When my husband asks me what I want for Christmas, I always say: something homemade. Because I’m much more happy about a handwritten love letter or a small photo album than about a fancy item from the store. It’s the same with him. If he only receives purchased gifts for Christmas, he always looks under the tree to see if something has been forgotten. Handmade gifts have always been a tradition in my family. I remember a present I gave my mother when I was a child. I wrapped it very nicely so that the packaging was part of the gift. The result? It is still packed on the shelf today, as an exhibit, so to speak. Because my mother refused to destroy the beautiful, handmade cover. To be honest, I have no idea what’s inside either. A vague memory tells me it was a walnut and a piece of chocolate.
A homemade Christmas present has several advantages:
- There are many people who already have everything. But they definitely don’t have this little handmade something, because it is unique.
- A new scarf for the cousin or a book for the father-in-law? It’s not that easy to find the perfect gift for everyone. A self-made gift, on the other hand, always fits and is already valuable due to the craftsmanship.
- A bought gift can be soulless, a homemade gift never. Because either it tells something about the recipient or about the giver – and in the best case about both.
Okay, let’s not kid ourselves, even a homemade gift can go wrong if it is a) not beautiful, b) not appetizing or c) simply tasteless. For example, nobody is happy about a particularly ugly pair of hand-knitted stockings or a packet of bone-dry cookies, no matter how homemade they may be.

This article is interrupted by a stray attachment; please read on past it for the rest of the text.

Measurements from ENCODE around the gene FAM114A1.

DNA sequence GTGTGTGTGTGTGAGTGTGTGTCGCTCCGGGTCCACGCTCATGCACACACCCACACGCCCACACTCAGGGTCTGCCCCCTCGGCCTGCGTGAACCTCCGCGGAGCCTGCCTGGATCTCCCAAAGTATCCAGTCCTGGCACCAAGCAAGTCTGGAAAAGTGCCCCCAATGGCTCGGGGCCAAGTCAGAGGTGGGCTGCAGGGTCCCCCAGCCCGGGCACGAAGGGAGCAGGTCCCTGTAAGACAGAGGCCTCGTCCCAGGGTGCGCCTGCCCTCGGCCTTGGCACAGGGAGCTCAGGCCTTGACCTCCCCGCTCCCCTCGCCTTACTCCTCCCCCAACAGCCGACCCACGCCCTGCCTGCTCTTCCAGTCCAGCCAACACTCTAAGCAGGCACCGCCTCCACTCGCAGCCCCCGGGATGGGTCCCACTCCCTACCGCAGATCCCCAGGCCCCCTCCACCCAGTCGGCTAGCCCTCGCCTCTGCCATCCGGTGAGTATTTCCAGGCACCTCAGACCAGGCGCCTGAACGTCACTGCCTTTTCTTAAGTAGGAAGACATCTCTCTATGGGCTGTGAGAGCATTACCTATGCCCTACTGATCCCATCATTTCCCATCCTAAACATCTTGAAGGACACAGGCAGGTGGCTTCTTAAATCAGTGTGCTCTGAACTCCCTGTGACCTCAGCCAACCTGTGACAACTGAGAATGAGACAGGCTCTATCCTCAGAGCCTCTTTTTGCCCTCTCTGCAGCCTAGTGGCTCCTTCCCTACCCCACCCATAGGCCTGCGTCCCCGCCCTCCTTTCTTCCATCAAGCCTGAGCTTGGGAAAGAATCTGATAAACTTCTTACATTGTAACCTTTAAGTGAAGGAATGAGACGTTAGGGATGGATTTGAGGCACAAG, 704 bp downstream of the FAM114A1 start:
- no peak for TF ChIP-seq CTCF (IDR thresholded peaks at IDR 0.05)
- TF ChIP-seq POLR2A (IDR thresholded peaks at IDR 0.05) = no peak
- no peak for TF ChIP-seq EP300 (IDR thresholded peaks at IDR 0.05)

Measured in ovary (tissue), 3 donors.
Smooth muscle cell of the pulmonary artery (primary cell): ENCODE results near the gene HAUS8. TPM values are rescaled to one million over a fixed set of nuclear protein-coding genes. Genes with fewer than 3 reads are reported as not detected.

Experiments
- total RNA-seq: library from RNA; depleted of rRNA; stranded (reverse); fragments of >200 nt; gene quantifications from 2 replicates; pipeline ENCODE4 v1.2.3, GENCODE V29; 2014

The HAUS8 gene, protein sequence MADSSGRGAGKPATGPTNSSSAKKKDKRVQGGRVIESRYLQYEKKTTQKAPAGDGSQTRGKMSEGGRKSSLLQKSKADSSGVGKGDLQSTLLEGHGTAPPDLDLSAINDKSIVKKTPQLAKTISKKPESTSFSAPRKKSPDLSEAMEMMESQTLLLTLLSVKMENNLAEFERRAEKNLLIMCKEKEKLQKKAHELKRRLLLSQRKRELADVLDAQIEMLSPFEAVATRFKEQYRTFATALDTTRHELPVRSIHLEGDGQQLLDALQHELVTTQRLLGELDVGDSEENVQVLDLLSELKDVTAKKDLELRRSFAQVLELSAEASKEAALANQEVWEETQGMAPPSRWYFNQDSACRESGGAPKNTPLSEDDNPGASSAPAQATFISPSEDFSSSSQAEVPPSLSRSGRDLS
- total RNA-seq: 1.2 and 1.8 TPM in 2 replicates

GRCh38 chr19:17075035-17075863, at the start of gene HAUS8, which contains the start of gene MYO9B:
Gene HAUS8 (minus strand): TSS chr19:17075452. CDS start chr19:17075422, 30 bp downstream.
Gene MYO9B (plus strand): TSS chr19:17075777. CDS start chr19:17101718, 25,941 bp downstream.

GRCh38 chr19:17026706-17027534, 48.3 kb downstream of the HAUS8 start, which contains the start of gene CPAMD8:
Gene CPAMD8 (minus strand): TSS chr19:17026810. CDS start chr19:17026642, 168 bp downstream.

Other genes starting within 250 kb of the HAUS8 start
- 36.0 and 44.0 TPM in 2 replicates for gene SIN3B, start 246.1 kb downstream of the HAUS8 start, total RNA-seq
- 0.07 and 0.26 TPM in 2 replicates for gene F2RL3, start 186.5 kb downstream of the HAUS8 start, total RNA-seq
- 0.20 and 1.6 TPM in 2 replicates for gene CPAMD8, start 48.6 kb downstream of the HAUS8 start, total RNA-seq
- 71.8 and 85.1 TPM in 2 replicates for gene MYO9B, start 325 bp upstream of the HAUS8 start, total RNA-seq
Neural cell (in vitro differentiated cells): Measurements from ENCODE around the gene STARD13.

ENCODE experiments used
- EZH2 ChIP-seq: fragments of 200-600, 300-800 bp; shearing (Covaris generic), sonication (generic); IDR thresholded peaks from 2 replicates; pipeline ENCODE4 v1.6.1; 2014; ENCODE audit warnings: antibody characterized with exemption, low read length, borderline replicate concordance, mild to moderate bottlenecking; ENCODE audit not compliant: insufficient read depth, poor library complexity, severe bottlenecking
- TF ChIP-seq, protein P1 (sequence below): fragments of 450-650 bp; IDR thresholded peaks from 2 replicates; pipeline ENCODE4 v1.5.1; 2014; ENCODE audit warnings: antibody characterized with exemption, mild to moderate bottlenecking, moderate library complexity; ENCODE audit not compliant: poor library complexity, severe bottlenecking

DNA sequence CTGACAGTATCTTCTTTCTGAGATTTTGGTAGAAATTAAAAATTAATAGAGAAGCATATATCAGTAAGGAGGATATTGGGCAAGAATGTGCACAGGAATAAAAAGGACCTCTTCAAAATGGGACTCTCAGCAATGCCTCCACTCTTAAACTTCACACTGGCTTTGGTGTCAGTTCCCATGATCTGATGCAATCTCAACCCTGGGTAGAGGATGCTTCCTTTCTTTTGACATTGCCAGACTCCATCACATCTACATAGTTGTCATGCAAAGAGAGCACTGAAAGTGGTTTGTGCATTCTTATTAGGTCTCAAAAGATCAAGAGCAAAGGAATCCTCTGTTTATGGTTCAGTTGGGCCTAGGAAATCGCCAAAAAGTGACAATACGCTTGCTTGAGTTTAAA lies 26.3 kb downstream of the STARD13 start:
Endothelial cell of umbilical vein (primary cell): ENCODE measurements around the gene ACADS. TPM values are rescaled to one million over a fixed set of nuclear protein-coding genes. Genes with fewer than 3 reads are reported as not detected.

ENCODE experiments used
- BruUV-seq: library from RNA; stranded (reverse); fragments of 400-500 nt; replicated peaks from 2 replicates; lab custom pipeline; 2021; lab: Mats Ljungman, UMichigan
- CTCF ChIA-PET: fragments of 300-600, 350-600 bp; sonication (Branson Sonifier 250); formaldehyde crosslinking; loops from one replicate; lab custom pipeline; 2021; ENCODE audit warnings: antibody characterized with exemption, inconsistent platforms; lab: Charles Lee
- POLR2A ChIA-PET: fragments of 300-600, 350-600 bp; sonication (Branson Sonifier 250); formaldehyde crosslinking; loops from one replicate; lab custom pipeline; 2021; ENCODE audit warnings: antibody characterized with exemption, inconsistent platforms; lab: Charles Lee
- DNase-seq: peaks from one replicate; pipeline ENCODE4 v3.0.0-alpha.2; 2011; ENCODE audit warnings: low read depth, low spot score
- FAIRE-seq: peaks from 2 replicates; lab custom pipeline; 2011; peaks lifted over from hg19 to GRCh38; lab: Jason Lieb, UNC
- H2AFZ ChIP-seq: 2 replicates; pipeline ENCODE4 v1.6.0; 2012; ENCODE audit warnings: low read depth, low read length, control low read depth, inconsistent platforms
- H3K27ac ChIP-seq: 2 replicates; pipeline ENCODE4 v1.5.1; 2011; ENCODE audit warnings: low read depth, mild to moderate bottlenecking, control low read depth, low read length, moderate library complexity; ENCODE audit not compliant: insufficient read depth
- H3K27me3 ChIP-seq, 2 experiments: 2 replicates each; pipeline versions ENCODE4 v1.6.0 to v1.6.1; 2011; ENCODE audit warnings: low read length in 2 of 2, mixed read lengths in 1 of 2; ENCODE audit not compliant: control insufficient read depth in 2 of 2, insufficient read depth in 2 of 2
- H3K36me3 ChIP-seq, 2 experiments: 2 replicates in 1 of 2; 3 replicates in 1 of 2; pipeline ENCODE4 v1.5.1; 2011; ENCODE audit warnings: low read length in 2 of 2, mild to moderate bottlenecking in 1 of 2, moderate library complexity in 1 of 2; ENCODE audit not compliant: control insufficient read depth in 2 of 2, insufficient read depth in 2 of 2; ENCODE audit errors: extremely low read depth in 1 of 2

But there are things that can be given to almost anyone and will reap a happy smile or two. Homemade chocolate, for instance. Exceptions are people who have not yet reached adulthood and who have only eaten Milka so far, people who never eat sweets (do they exist?) and people who generally do not like presents (there is definitely nobody?!). The rest of the population will be deliriously happy when receiving a gift of heavenly spiced chocolate. Like all good presents it’s made with the best ingredients, like raw cocoa butter, cocoa powder, maple syrup and Christmas spices. It’s tender and instantly melts in your mouth. And you can personalize the chocolate with nuts and candied ginger or simply the favorite ingredients of the recipient. From one portion as stated in the recipe, you fill about 6 to 8 small gift bags. In addition to the chocolate, you can fill the bags with nuts and some other ingredients from the chocolate topping. So you’ll have a homemade gift in no time, that will delight every gourmet whose taste buds have just a little bit of sense and sensibility. And everyone else should just be happy with the ugly socks or dry cookies.
And now my question for you: have you ever received a particularly beautiful self-made gift? I look forward to your comment under this post!
- 125 g raw cocoa butter
- 80 g almond butter
- 30 g unsweetened cocoa powder
- 4 tbsp maple syrup grade A or C
- 1 pinch salt
- 2 tsp cinnamon
- 1/2 tsp orange oil / flavor from the tube in the baking department of the organic grocery store
- 30 g roasted hazelnuts skin removed
- 30 g roasted pecans
- 15 g candied ginger sliced
- Melt the cocoa butter in a water bath. Mix with almond butter, cocoa powder, maple syrup, salt, cinnamon and orange oil until you get a lump free consistency.
- Pour the chocolate on a baking tray covered with baking paper.
- Spread the roasted nuts evenly on the surface and place the ginger slices in between. Let the chocolate harden completely.
- Cut the chocolate into pieces with a knife or break it with your hands. Because it melts quickly, it should be stored in an airtight container in the refrigerator until ready to be eaten.